# Research Quantifies Dangers of Watching Cartoons

Funny story written by Albert-racer-X

Sunday, 18 April 2010

Professor Ted Harvard, who teaches at the University of Bedford in New York City held a news conference on Tuesday to present his argument that watching cartoons harms the lives of small children across the nation. He complains that children who are allowed to watch cartoons lose an estimated 52.2 % of their valuable time which they need to create a normal life for themselves.

He brought to the news conference a nineteen year old student, named David Bergman, whose parents allowed him to watch cartoons every evening for a period of thirteen years till the age of eighteen. David attempted college twice but dropped out and was placed in a special educational program to bring him up to college level. Professor Harvard said, "David is a good example of someone who was pushed out of the race to a successful life."

From the Professors view points, if parents allow their children to watch cartoons for two hours each day, then it takes expensive time out of the distance time line, preventing their children from competing for life and becoming successful.

The Professor advised parents not to allow their children to watch anymore cartoons, and to guide them to do their homework so they could be able to live successful lives in the future.

The Professor spent two years in his garage creating a math formula to determine the possible success rate of school children across America. It took him hours of critical thinking and writing out math problems to understand the conditions of success and wealth as it relates to time.

Formula (Hrs x Yrs = Time Storage Distance)

Time Storage Distance is an extent of advance from a beginning, creating a measurement of permanently stored data in the human brain cells. The distance in the formula is related to DNA and the aging process. The aging process creates a distance related to movement through time; a movement that can't be retracted or changed once it has begun and passed.

The formula uses sessions which are the time periods required for the brain to store information in its cells after the information is repeated three times. Sessions is defined as a period devoted to a particular activity.

The Professor's notes read: 3hrs x 3 days= 9hrs per 1week= one week= 1session, 4section per month (9 x 4=36 hours per month- 36hrs in 4 sessions times 12 months (12 x 432hrs per 48 sessions = 48 sections per year x 13yrs(time period between 5th grade and 12th). 13 x 432hrs= 5616hrs available for learning till 18 years old(free public education) = (624 sessions=5616hrs) 624 sections till high school.

An estimated 624 sessions is allowed by time, which is in constant movement, to easily learn information up to the age of 18 years old while the mind can easily learn information. The professor takes public education into consideration because most kids can't afford a college education.

The questions the Professor asked himself were- How many books per 624 sessions? The same page three times during three days equals one session. How many different books per session? How much information can be absorbed in 624 sessions? How many seconds in a session?

Each letter in a book is classified as a bit. The Professor asked himself again- How many bits can a young person read in an amount of time? What is the estimated amount of bits in a book page and book? He relates time to stored data to get an estimate of gain or loss.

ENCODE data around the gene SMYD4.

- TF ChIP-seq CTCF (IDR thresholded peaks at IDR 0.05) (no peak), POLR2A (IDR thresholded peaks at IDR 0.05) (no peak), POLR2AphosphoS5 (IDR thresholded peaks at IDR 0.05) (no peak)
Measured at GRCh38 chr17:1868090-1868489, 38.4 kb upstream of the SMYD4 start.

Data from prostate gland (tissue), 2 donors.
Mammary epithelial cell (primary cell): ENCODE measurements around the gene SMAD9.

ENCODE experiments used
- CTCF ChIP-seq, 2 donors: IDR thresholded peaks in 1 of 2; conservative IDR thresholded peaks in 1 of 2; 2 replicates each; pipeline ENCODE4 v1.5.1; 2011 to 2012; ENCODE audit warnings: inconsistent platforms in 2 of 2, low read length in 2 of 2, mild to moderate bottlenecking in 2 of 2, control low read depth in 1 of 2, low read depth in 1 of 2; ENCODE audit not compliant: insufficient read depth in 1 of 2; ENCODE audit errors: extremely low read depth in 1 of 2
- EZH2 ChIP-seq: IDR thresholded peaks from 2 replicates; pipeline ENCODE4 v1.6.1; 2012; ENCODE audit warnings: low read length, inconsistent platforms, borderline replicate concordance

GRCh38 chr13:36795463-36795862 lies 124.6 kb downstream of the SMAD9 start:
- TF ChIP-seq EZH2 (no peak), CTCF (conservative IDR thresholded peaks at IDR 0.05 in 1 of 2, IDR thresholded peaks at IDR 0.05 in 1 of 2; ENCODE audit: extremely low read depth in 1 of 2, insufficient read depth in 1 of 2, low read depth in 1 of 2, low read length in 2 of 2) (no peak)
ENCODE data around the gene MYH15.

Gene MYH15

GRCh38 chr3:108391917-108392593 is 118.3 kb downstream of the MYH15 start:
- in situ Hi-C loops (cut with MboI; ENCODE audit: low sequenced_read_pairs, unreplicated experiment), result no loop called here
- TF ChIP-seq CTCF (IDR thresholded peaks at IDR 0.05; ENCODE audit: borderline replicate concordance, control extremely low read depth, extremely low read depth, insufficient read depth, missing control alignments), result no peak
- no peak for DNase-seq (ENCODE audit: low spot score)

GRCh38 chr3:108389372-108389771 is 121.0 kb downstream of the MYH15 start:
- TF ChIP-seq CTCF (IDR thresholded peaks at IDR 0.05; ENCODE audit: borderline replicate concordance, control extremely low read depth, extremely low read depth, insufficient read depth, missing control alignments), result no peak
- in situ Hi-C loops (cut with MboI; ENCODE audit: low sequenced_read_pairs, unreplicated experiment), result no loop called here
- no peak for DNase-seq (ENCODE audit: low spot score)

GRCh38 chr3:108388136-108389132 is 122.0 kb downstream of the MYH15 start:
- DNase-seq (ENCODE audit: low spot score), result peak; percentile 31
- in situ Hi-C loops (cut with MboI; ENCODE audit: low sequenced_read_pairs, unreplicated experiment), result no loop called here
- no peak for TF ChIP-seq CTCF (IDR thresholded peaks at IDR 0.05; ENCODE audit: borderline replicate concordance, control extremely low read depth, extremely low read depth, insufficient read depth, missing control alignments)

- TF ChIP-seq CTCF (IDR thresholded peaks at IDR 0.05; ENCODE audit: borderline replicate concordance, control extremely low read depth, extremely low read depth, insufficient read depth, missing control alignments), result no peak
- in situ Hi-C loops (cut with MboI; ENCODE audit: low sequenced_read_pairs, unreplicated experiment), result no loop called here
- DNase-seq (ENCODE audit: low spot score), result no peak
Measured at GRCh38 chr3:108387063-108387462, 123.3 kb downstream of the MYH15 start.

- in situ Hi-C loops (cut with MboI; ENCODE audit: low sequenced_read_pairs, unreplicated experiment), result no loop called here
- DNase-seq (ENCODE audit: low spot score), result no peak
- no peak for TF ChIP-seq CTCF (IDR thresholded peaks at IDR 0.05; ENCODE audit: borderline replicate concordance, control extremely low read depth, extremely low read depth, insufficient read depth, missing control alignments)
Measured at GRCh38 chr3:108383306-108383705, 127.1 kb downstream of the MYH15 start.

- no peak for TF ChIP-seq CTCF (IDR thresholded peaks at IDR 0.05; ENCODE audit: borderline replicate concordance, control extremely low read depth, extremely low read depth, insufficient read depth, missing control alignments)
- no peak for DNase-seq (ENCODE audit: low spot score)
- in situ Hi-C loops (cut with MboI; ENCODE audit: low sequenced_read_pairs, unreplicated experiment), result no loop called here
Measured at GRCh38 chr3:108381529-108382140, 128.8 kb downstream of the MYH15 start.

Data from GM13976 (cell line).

Estimate: 10 seconds= 60 bits of information(bits=letters) = estimated1000 bits per page or 1000 letters in a page. 1000bits divided by 60bits= 16.66(rounded 16.7)bits times 10seconds= 167seconds divided 60seconds(one minute)= 2.78 minutes per book page. The average number of pages in a school book is estimated at 600 pages times 2.78 minutes= 1668 minutes= 60 minutes(one hour)= 27.8 hrs per book. Up to high school, there are 13,104hrs in the time line. Divide 5616hrs by 27.8hrs to get the amount of books a student can study =202.01(rounded= 202.0) The estimated amount of books is 202 books till the age of 18yrs. Since one page has to be repeated 3 times in three days 202 has to be divided by 3= 67.33(rounded 67.3)= 67.3 books till the age of 18yrs old.

Math formula to determine hours available for learning: 3hrs=day x 7 days= 21hrs x 4 weeks= 84 hrs x 12 months= 1008hrs a year x (18yrs - 5yrs = 13 yrs after kindergarten is removed) 13yrs= 13,104hrs

Cartoons hours: 2hrs=day x 7 days= 14hrs x 4= 56hrs x 12= 672hrs a year x (18yrs - 5yrs = 13yrs) 13yrs x 672hrs a year= 8736hrs a year of lost time in relation to distance. This is a sort of a ruler.

Subtract Cartoon hours from the distance time line= 13,104hrs - 8736hrs= 4368hrs(left). 8736hrs by 27.8hrs= 314.244(rounded 314.2)= 314.2/3= 104.73. Subtract 202- 104.7= 97.3. 104.7 divided by 3= 34.9 books (67.3 - 34.9= 32.4)-(round 35/67=?/100= 52.2/100 . 52.2 % is a bit more than half of their knowledge is lost because of watching cartoons.

The time distance time line only allows from the age of 19 to 29 for a person to have children because of the biological decay of the body and the support time that parents need to spend with their children for a successful future. This means that a successful career needs to be started at age 26 after finishing the university. With so much knowledge is lost because of the time spent watching cartoons, children that watch television won't be able to meet the time line dead line. Parents who allow children to watch cartoons are causing them a great amount of damage. Previous knowledge is crucial to compete with other children who have never watched cartoons in their lives but who spent those critical hours collecting previous knowledge through studying.

The funny story above is a satire or parody. It is entirely fictitious.

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